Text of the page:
Safety checklist

If lying on their back to sleep is a new position for your child. There are a few things to consider before you try it.

Does your child have any of the following?

  • reflux or risk of aspiration (when something goes down your throat ‘the wrong way’)
  • uncontrolled epilepsy
  • pressure issues
  • continence issues
  • respiratory issues
  • circulatory issues
  • temperature regulation issues


Sleep is so crucial to family life and can have a big impact if it is challenged. It is essential to implement changes in night time routine when it is a good time for the family as a whole. Some families do this during school holidays when they have less pressure to get up early for school and work for example, but how you do this will vary from family to family.

Changes in routine are often challenging especially when they are around sleep, however it is about small manageable changes and building upon them. It can often take up to 6 months or a year to fully embrace night time positioning. Therapists are here to support you during this time and to working collaboratively with you to address any difficulties you may face along the way.

It is important to understand the risks and benefits of implementing a postural care programme and your therapists are available to support you, to share their knowledge with you in relation to your child and their needs and to work in partnership with you to develop your postural care programme.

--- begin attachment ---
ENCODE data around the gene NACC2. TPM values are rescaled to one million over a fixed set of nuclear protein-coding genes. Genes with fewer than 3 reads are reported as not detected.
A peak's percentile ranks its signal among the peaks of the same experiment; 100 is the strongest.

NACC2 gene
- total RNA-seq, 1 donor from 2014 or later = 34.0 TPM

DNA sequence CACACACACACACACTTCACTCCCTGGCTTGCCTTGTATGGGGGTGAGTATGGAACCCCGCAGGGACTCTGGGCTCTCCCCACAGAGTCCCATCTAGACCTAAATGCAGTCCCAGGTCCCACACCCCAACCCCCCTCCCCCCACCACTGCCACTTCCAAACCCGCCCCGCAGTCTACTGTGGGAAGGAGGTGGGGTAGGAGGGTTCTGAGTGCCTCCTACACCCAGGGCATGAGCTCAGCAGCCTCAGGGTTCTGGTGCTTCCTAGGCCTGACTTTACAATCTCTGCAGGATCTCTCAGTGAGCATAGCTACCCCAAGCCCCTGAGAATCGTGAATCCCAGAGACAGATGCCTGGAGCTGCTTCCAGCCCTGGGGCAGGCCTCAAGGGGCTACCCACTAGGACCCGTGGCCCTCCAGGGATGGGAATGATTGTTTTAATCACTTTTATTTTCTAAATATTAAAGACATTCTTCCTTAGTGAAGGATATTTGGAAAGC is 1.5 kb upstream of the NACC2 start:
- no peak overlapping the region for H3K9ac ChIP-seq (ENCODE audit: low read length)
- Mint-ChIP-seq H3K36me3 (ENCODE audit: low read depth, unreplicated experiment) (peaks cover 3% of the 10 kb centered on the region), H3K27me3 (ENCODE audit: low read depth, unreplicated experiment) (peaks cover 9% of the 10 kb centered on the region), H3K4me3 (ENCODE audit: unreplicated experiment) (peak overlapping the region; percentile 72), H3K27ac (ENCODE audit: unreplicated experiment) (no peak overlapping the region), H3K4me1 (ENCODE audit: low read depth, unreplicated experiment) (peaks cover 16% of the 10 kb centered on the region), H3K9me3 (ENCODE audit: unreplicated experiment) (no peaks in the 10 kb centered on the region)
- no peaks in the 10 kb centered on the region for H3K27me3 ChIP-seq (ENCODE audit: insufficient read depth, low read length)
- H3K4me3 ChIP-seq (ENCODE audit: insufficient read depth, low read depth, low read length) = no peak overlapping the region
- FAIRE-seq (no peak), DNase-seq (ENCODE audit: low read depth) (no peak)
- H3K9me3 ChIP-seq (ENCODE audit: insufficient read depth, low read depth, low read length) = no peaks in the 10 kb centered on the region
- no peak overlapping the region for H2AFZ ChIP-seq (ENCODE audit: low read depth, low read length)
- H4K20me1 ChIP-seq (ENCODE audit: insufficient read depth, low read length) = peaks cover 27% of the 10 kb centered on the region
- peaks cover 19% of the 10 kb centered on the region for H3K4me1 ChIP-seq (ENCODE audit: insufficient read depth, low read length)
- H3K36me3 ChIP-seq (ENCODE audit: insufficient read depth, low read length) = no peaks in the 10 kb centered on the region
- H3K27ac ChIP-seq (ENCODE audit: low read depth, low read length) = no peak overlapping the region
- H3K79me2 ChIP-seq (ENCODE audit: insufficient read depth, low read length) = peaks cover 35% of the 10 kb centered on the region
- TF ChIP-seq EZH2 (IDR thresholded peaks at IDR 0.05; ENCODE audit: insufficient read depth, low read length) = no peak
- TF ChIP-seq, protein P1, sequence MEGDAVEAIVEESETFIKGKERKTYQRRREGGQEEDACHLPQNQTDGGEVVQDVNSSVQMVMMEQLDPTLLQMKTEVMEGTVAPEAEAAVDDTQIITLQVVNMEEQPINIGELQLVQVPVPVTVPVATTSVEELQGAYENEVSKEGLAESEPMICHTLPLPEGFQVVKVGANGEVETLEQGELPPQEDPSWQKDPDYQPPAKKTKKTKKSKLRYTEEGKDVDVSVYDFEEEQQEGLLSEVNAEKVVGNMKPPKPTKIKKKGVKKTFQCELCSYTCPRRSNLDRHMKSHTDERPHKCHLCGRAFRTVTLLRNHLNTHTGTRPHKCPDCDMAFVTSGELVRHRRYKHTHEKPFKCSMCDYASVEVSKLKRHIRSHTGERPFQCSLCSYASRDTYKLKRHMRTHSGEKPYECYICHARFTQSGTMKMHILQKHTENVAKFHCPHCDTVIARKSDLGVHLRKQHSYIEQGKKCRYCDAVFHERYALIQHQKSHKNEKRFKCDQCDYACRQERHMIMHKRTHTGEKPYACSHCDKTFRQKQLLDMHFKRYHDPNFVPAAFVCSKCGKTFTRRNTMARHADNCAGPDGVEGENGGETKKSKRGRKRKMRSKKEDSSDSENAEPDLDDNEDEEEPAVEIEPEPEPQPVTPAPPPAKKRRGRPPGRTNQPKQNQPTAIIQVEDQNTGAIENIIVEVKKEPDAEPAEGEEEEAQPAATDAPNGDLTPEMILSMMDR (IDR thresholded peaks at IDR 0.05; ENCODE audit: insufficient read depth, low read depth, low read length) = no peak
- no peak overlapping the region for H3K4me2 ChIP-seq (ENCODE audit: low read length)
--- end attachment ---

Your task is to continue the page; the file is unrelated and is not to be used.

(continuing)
What will my child’s therapist do?

You child’s therapists will:

  • share expert knowledge of postural care with you in relation to your child and their needs
  • work in partnership with you to develop your child’s own postural care programme
  • work with everyone involved with your child to make sure they have 24 hour postural care

What do I have to do?

You can help your child by:

  • developing your understanding of postural care and its importance for your child
  • work in partnership with the therapist to carry out your child’s postural care programme
  • work with everyone involved with your child to ensure 24 hour postural care

Contact us

If you have any questions or concerns, please contact the physiotherapy and occupational therapy department on 0114 271 7622 or 0114 271 7610.

Is something missing from this resource that you think should be included? Please let us know

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Please note: this is a generic information sheet relating to care at Sheffield Children’s NHS FT. These details may not reflect treatment at other hospitals. This information is not intended as a substitute for professional medical care. Always follow your healthcare professionals’ instructions. If this resource relates to medicines, please read it alongside the medicine manufacturer’s patient information leaflet. If this information has been translated into another language from English, efforts have been made to maintain accuracy, but there may still be some translation errors. If you are unsure about any of the guidance in this resource or have specific questions about how it relates to your child, always ask your healthcare professional for further advice.

Resource number: PT59

Resource Type: Article